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Women in Science Project
6243 Parker House, 2nd floor
(Located in a two-story white frame house)
Hanover, NH
03755-3529
Phone: (603) 646-3690
Email: WISP@Dartmouth.EDU
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Anne Gunn '78

An interview by Surabhi Gaur '03, February 5, 2001

"Tally Systems, Anne speaking. "Few company co-founders and board members answer their own company phones. Anne Gunn and Tally Systems find themselves in the minority.

Here began my conversation with Anne Gunn, a Dartmouth '78 who now lives and works in Wyoming. Anne is no stranger to the area, having been born in Wyoming but growing up in neighboring Montana. She graduated from Dartmouth in 1978, and while she was devoid of a definite plan, she left with one definite perspective in mind: "I always knew I was going to be a business person/technologist."

And that is exactly what she has done.

A Winding Road

Anne has taken some twists and turns to get to where she is, but she cannot say she minds that. After leaving Dartmouth, she made, what she considers to be, a mistake in doing corporate recruiting. Anne worked for GE for a whopping three weeks before she realized it was not what she wanted. "I was pretty shell-shocked," she said in reference to the complete change of plans. Anne returned to the west and went to the state employment agency and actually wanted to be a short order cook, but the agency would not have it. Instead, the agency found her a job as a programmer at the highway department. Anne claims that she "learned an enormous amount." In the meantime she kept pursuing employers and came across a software company called DTSS. Anne says, "I could sell myself that I could hit the ground running," and that was exactly what the start-up needed. Eventually DTSS disbanded but from that grew Tally Systems — a company that specializes in hardware/software inventory — which Anne helped found.

Toughing Out The Hard Parts

Anne's math major was slightly modified with history and philosophy. Anne had taken some computer programming in high school and had had no intention of stopping then. At the time, Dartmouth did not have a computer science program but Anne took advantage of the one programming course that was offered through the math department. The math faculty made the major attractive to Anne and even though she says "I was not destined to be a mathematician," and claims, " I'm not quite sure why I stuck it out," the Phi Beta Kappa tackled the subject regardless. Anne reflected the classic liberal arts' attitude in that she was "adamant in not making college into professional school."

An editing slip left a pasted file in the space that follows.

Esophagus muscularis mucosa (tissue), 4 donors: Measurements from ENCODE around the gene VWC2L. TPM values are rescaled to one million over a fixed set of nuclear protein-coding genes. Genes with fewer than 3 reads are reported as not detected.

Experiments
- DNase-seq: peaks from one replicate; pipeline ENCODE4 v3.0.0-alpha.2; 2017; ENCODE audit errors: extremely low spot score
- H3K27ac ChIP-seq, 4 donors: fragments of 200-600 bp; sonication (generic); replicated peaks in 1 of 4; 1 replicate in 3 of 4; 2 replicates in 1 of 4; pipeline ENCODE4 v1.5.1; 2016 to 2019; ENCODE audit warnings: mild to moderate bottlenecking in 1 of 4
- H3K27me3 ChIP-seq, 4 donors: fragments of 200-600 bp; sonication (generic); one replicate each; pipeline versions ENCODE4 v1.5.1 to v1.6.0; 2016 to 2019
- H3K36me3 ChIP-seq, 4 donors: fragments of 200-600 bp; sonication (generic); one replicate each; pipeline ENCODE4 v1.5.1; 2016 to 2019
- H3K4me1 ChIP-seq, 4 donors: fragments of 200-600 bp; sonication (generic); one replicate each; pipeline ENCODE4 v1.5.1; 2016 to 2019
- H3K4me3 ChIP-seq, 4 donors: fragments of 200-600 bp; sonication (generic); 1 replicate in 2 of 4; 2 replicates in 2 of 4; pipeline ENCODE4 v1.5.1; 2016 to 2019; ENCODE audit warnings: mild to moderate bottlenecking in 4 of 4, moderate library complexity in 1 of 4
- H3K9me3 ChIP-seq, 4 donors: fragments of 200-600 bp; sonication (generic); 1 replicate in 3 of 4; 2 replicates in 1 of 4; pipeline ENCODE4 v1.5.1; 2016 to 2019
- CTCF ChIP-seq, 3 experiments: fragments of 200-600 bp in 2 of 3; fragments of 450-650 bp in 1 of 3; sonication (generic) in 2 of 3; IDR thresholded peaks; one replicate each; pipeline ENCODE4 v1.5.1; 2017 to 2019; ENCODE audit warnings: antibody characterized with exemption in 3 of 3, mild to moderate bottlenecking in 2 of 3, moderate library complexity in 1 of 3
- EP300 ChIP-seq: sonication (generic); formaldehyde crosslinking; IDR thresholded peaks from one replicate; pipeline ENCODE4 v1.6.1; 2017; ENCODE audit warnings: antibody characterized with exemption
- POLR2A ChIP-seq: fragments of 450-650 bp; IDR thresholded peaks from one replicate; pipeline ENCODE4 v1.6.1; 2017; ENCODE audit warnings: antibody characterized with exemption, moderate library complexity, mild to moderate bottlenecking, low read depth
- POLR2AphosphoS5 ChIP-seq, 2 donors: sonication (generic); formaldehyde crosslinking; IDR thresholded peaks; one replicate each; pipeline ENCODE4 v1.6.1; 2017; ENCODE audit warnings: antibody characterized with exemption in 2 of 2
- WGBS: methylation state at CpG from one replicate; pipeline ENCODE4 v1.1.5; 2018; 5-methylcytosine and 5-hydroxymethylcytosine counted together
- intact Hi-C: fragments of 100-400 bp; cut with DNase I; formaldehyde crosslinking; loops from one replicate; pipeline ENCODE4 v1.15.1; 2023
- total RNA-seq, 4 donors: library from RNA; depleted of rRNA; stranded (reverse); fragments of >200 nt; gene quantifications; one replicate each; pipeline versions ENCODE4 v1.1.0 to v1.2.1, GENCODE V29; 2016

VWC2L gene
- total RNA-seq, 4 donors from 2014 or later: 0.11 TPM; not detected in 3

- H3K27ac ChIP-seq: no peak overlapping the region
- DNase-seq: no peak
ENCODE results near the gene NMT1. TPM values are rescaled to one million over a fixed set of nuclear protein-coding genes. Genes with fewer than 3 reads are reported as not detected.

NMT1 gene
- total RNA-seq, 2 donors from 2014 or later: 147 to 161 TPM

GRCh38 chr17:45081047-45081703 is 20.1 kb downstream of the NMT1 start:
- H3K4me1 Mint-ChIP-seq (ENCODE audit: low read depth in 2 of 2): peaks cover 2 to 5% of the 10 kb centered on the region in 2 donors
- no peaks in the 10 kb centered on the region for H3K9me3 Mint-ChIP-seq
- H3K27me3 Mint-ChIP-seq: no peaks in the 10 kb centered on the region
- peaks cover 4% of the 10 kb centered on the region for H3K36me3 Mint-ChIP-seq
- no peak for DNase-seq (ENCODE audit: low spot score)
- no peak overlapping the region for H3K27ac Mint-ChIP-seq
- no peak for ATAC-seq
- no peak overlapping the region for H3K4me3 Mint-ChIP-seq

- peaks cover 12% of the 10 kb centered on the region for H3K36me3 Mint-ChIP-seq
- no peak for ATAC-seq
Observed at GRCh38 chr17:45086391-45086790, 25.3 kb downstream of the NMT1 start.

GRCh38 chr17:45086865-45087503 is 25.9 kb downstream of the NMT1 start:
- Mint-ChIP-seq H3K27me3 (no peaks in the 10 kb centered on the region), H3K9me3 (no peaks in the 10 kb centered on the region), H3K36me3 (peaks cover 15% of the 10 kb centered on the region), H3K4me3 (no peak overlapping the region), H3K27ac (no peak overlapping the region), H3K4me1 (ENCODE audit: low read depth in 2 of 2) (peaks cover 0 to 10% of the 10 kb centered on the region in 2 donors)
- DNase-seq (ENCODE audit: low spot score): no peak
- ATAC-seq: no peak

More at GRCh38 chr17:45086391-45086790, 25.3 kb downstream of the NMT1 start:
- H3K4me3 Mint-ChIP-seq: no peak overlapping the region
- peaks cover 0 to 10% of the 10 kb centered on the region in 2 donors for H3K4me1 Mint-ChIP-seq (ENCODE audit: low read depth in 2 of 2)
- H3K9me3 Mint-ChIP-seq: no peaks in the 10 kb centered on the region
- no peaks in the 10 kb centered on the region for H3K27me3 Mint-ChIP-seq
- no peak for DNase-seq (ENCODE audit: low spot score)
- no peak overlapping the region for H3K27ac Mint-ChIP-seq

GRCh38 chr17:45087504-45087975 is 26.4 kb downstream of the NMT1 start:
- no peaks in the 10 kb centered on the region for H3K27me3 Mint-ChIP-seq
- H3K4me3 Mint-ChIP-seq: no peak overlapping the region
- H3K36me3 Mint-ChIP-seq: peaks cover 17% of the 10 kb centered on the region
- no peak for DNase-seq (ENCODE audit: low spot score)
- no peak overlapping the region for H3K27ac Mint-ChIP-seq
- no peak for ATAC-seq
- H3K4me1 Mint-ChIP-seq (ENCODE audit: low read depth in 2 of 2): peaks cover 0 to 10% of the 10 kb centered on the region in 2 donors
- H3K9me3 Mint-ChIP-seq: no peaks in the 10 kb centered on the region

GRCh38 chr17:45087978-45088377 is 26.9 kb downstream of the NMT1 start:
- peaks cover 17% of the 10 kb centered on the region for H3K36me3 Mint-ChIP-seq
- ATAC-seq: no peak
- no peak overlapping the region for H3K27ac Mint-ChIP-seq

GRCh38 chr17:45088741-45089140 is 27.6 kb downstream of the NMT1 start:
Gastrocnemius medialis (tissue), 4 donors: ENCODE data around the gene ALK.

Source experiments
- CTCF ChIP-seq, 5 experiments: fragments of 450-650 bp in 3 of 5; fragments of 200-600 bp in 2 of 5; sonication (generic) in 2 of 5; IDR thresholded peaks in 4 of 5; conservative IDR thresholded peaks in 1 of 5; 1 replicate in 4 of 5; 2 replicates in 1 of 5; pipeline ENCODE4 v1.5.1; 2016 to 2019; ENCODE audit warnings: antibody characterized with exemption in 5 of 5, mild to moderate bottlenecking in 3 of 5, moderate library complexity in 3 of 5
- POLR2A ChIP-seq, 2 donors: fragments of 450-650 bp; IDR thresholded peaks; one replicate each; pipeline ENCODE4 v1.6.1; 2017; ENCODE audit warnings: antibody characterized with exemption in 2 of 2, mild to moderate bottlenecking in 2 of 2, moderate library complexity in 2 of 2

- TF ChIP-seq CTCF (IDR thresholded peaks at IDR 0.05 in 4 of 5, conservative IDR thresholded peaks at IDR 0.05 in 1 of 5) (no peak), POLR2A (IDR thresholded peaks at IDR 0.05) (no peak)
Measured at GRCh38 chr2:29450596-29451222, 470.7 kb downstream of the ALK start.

Anne enjoyed mathematics but it was not a smooth ride. She often realized that she "just wasn't working at the same level as people around [her]," but that did not deter her. Anne also shared with me the painful ordeal of an honor's logic class she took. She was detailing to me how she looked at a take home exam once and could not formulate a single word to write and stated, "It was just the worst moment. I was totally overwhelmed." Her drive to pursue her interests, however, is a reminder of the power of determination for all of us.

A Perfect Match

After a fulfilling college career and a roundabout career path, Anne finds herself comfortable and successful at what she does. She managed to combine her marketing and technological skills and put them to use for Tally Systems. Her varying set of skills and ability to "stand with one foot in each community" remind us of what we can do when we utilize and diversify our natural talents. Besides her success in the business world, Anne is a successful mother of two, an accomplishment she insists would be grossly inferior and considerably less enjoyable without the cooperation of her husband, Mark.

Anne had light advice to offer to women at Dartmouth now. Anne chuckled as she told me, "I wish I would've gotten into the woodshop while at Dartmouth," and, "I would've tried to exercise more in college." On a more serious note, Anne admits that making the mistake of corporate recruiting was luckily early enough that it made her think. She realized that following the path that is readily etched out is not always the right choice and while that path leads to immediate stability and material gains, life is all about "defining success in your own terms." Not bad advice from a woman who has found success in her life from many angles and in her own words, has almost gotten every job she ever interviewed for — well, except for that short-order cook job. Hey, one more thing to shoot for, I suppose.

Last Updated: 10/19/10